Despite their beat down over Russiagate’s failed putsch, post-Mueller the Democrats almost immediately set out to impeach Trump on much of nothing. An anonymous whistleblower was planted and then dug up among the intel community, and impeachment hearings kicked off with the speed of a pre-fabbed garage erection. A long string of State Department clones and one sad-sack warrior-bureaucrat basically said they didn’t care for Trump’s Ukraine policy, so let’s impeach him. The whole thing collapsed because a) there was no impeachable offense and b) the more Democrats rooted in the sty for evidence against Trump the more they kept ending up with the Joe and Hunter Biden Ukraine scandal in front of them.

    Not content with one failed impeachment, the Democrats impeached Trump a second time, as a private citizen after he had left office. The set up was to exaggerate unorganized vandalism at the Capitol on January 6 into a full-on coup attempt. Left out was that the vandals had no path whatsoever to overturning the election, were quickly chased out of the building, and just went home. The faux Reichstag moment was then pasted onto Trump’s back like a Kick Me sign in full defiance of the speech-as-incitement rules set by the Supreme Court. A silly show trial failed again.

    In the background were political prosecution attempts so pathetic they never made it to full-failure: the Emolument Clause cases, Stormy Daniels, all things Michael’s Avannati and Cohen, E. Jean Carroll’s rape-cum-defamation case, that one so egregiously lousy even the Biden DOJ took Trump’s side, 25th Amendment shenanigans, plus all the sideshow accusations against Trump family members, including incest. The Southern District of New York leading the current case already failed in 2012 to indict Trump’s children and failed to prosecute Paul Manafort. All the smoking guns fired blanks.

     

    But why quit now? The state and city of New York just filed criminal fraud charges against Trump CFO Allen Weisselberg and the Trump Organization for failing to pay taxes on fringe benefits such as lodging and transportation offered to Weisselberg. Most of the alleged acts took place years ago, before Trump was even president.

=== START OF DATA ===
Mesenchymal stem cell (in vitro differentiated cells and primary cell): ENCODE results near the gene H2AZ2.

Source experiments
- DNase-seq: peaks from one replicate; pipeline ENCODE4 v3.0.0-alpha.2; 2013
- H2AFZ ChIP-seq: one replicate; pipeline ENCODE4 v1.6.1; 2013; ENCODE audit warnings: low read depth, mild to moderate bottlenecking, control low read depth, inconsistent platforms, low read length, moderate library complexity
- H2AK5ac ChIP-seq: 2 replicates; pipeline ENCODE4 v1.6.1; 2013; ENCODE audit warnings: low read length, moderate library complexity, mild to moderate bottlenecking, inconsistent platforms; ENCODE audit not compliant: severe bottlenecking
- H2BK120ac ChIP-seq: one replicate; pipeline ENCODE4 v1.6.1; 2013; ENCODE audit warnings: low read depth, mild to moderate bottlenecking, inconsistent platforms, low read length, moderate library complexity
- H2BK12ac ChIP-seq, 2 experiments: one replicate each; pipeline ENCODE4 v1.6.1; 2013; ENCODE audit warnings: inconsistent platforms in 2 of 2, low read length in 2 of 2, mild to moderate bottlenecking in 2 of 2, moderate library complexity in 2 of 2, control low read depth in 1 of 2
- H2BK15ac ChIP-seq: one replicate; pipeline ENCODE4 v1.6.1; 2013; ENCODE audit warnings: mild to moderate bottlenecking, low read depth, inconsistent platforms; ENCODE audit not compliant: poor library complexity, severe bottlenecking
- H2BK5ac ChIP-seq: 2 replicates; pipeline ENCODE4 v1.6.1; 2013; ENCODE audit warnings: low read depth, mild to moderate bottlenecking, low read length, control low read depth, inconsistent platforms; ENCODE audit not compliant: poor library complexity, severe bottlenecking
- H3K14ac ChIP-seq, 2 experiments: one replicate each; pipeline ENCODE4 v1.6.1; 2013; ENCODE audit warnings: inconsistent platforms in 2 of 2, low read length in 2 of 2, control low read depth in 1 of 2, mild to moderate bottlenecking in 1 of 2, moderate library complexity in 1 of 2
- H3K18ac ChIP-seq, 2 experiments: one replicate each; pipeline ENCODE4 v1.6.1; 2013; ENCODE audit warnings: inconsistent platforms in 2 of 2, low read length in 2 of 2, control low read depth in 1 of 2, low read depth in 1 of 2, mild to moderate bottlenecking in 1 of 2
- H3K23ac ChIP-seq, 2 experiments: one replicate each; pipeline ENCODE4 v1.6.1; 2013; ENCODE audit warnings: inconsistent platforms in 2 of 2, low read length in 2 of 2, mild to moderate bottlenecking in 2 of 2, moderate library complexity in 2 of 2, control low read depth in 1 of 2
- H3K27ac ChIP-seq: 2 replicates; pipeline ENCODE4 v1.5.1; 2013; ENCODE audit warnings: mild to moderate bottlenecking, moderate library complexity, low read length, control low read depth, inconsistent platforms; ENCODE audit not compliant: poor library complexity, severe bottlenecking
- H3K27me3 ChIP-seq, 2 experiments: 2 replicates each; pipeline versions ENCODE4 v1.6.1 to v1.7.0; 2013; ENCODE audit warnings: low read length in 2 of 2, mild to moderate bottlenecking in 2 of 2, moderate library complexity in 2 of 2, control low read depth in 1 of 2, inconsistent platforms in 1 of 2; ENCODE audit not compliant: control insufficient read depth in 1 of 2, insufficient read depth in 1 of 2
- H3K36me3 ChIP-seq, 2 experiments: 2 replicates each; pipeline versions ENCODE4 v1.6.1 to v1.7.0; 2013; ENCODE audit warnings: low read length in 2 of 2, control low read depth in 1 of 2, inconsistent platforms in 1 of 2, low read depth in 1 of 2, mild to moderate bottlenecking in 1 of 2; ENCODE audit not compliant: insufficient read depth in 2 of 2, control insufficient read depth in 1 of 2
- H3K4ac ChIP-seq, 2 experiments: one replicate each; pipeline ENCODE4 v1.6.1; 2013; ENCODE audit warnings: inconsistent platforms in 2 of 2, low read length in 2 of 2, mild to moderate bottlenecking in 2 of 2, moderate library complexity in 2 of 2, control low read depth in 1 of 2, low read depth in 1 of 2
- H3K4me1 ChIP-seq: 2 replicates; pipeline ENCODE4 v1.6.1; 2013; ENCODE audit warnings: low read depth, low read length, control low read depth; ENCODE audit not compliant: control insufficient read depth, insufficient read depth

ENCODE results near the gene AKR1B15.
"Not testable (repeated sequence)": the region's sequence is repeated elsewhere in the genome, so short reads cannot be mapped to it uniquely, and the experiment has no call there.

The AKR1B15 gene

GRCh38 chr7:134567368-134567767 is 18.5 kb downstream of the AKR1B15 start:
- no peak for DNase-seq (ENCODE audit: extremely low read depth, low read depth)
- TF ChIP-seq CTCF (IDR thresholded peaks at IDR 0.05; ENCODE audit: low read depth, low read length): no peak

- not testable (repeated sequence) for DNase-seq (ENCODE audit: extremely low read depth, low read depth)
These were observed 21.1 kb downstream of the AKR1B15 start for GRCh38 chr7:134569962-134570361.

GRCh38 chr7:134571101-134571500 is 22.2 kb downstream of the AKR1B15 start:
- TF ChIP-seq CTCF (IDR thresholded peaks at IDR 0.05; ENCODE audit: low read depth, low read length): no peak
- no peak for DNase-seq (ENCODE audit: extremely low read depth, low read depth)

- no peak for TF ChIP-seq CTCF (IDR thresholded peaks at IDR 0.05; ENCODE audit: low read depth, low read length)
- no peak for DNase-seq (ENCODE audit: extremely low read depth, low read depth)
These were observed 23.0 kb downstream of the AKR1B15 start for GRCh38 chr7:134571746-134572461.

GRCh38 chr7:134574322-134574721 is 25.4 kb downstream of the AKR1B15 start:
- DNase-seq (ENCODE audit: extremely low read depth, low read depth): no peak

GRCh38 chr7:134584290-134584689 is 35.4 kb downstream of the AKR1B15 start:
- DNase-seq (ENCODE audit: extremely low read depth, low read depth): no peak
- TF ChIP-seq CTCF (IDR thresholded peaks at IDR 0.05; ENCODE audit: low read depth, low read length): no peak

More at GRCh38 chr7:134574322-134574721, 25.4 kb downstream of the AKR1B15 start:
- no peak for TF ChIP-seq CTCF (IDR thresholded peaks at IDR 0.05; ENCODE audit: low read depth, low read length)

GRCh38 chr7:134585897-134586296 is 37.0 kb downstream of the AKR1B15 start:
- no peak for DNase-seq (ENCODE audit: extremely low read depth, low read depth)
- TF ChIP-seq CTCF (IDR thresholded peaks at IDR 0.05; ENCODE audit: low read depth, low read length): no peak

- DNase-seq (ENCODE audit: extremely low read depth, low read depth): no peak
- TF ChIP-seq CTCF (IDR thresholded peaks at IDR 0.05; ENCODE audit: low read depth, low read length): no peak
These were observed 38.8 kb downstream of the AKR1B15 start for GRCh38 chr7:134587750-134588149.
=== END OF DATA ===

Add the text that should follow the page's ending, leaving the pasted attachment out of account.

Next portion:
Feel bad for the poor CNN intern whose weekend was ruined after being told to read through New York tax code and “look for dirt.” What he’ll find is a complex mess of taxable and non-taxable fringe benefits. For example, a company car is not taxable when used for business trips but is taxable, on a per mile basis, when used to commute.  You’re supposed to keep records. That of course is unless you elect to use the ALV rule, or if the fair market value exceeds set amounts in the year the vehicle was assigned. Imagine the jury spending days sorting this out only then to also be asked to assess intent; did the Trump Organization intend to commit criminal fraud by mistakenly applying the cents-per-mile standard instead of the ALV? No proven intent means no criminal conviction. And when you’re done with that, members of the jury, move on to the equally dense text covering fringe benefits such as lodging, tuition, and parking.

    The sad thing is all of this is usually dealt with via a tax bill and perhaps an administrative penalty — the point in every previous (non-Trump) case was simply for the state to collect the tax revenue owed. Even NYT admitted it is “highly unusual to indict a company for failing to pay payroll taxes on fringe benefits alone.” But in this case and this case alone prosecutors went further, criminalizing the affair claiming it was intentional fraud. That raised the specter of jail time, and sent the case into the headlines where it was supposed to be for maximum political impact.

    As for the jail time, that is designed specifically to pressure the only person actually accused of anything here, Trump accountant Allen Weisselberg, age 73, to trade dirt on Donald Trump for leniency in his golden years. Amid all the tiresome Godfather cliches is the certainty there has to be more, and that Weisselberg knows everything. For those tracking third world touch points, ask yourself how that all looks, the full power of the government being screwed against the aged Weisselberg for the sole purpose of coercing him to testify against his will. If they’d used wooden clubs to beat him instead of law books we would call it torture, Gitmo-style: You must know something and I’m gonna beat you until you tell me.